When individuals and businesses shop around for a hosting company, they tend to look for things like uptime guarantees, an easy to use platform, good customer support, features and price. One aspect that doesn’t tend to be top of mind is the physical location of the servers that will be hosting the website, or what country the hosting company calls home. You may argue that it doesn’t matter where you host your website as it is mirrored all over the world to provide redundancy in case of outages. The reasons location matters, however, relate to a lot more than just redundancy, and primary among them are Canada’s stricter privacy requirements when it comes to handling personal data. But the benefits don’t stop there, so let’s dive right into the list shall we?
A bigger than usual list of expiring .CA domains this week (8500+) made it hard to narrow down our top picks this week. Worth mentioning that in addition to our list profiled above, there are many of 3-letter .CA domains on this week’s list too, including azr.ca, hgg.ca, siw.ca, tlv.ca, zqc.ca and maybe even a few more.
Launches of new generic top-level domains have slowed down considerably in recent years. And that’s a not a bad thing. With 500+ gTLDs now available, not including country-code extensions, there is a domain out there for almost about every conceivable vertical. And many of these domains have limited or narrow use cases. But every now and then, a new and important gTLD comes to market.
This week’s .CA TBR list has 7900 domains, with plenty of short, fun and one-word options.
To-be-released .CA domains enter general availability on Wednesdays starting at 2pm Eastern Time, and can be pre-booked ahead of time to increase your odds of securing the domain(s) you want. The price is the same as a standard. CA registration, no premium or additional fees apply.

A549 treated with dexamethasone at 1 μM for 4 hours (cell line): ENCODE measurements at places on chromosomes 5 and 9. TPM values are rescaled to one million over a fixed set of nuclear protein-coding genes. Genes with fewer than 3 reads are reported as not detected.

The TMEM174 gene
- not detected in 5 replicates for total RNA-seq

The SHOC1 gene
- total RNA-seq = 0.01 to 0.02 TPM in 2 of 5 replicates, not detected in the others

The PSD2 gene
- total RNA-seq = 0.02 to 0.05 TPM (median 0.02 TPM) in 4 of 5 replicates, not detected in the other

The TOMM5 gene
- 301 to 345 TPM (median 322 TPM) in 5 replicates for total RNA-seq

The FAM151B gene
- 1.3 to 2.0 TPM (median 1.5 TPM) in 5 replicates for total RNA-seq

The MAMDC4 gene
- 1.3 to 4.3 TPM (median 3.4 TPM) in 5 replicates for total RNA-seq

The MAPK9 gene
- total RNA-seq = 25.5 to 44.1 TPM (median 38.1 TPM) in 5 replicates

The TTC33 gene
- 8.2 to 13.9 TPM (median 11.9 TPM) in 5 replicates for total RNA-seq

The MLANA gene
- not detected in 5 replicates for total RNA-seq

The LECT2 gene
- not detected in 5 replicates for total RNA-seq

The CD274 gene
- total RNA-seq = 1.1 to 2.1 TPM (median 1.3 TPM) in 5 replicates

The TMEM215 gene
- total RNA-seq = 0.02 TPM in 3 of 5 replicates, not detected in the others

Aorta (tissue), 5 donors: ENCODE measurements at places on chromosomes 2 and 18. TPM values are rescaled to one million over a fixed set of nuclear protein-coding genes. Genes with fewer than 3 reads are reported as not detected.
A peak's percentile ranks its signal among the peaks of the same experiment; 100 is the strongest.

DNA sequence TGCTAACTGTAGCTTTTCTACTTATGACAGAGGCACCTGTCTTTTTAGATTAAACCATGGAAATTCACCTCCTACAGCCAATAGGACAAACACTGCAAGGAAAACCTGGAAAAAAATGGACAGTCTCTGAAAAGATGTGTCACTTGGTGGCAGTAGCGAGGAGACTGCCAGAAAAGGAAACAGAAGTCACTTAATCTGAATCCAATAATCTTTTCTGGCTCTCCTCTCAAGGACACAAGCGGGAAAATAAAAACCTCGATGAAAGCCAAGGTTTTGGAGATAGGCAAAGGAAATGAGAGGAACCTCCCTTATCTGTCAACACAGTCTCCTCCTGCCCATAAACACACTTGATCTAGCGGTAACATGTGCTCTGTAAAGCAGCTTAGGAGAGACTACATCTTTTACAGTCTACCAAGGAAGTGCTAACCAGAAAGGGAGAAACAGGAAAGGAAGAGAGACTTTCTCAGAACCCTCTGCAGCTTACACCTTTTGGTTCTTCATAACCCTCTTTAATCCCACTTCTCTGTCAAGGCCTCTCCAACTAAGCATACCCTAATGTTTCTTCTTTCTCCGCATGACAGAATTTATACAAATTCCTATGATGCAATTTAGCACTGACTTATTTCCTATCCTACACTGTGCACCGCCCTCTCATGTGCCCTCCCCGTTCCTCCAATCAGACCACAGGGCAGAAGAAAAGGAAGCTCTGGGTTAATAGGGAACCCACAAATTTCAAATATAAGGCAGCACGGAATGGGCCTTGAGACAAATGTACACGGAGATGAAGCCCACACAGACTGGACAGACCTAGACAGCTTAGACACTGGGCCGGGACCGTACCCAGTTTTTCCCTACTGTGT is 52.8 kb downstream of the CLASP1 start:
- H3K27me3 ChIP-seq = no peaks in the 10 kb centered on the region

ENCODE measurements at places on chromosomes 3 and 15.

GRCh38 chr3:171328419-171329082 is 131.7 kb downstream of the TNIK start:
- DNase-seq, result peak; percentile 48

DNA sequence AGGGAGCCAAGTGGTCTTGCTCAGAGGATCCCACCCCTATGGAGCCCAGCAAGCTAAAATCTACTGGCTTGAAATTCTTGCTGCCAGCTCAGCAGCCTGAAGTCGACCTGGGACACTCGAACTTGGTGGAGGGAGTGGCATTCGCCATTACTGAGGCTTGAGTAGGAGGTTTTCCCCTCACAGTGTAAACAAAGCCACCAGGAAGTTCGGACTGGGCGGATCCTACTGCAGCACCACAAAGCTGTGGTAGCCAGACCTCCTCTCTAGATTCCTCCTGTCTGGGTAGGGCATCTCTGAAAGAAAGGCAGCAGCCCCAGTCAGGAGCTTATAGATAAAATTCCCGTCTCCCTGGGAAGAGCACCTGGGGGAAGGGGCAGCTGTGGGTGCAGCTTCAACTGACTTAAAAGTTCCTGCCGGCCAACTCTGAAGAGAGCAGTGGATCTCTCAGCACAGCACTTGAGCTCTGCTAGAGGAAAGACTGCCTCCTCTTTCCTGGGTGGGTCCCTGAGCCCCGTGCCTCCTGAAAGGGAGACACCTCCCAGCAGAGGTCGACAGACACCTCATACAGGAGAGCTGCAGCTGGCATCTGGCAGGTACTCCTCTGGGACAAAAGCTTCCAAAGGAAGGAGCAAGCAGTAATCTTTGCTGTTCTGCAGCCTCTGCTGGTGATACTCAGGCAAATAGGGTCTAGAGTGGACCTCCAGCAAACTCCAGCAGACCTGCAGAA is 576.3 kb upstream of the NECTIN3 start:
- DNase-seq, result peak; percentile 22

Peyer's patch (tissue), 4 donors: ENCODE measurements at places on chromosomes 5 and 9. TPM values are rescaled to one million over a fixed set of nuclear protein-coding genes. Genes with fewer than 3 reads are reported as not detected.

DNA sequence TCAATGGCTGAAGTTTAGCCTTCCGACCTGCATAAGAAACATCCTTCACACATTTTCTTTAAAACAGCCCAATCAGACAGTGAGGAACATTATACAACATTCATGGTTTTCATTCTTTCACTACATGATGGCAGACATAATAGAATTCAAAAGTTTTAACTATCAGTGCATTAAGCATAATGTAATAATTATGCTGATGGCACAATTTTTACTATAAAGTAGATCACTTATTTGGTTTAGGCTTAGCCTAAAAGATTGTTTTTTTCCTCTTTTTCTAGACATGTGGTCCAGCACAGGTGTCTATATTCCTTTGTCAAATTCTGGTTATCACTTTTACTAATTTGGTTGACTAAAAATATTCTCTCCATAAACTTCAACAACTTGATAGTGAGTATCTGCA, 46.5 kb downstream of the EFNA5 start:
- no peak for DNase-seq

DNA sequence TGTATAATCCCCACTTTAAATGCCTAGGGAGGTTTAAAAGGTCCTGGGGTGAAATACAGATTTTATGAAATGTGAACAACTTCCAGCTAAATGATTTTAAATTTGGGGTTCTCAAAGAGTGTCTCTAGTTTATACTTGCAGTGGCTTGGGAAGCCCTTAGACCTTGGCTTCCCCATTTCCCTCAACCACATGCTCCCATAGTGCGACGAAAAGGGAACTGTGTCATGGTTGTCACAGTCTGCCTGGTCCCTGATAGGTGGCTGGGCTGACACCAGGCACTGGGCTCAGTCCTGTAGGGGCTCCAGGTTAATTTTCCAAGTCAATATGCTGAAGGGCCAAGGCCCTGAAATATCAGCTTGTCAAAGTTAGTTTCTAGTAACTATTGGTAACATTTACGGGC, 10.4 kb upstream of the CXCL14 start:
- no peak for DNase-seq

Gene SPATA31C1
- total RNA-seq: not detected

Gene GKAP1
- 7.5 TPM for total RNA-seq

Maintaining a robust online presence has become requisite to succeed in today’s digital-centric landscape. In fact, 2017 saw a record 1.5 billion-plus consumers purchase goods online. The bottom line: if you’re an aspiring entrepreneur or running a small- to medium-sized business, you’re probably not going to make it without an effective website.
This week’s .CA TBR list has 6224 domains on it, so needless to say, it was difficult to narrow down to 24 top picks. To-be-released .CA domains enter general availability on Wednesdays starting at 2pm Eastern Time, and can be pre-booked ahead of time to increase your odds of securing the domain(s) you want. The price is the same as a standard. CA registration, no premium or additional fees apply.
Each week upwards of 5000 canceled .CA domain names become available for registration at CIRA. These domains are slated for release on Wednesdays starting at 2pm Eastern Time, and may be pre-booked ahead of time to increase your odds of securing the domain(s) you want.
Say “hello” to a better, more powerful webmail client.
We are excited to be launching a new webmail platform this week that is both flexible and powerful enough to be used as your primary email client. Our new webmail features a clean and intuitive design, improved mobile experience, and a number of new features to help increase productivity and collaboration among email users on the same domain name.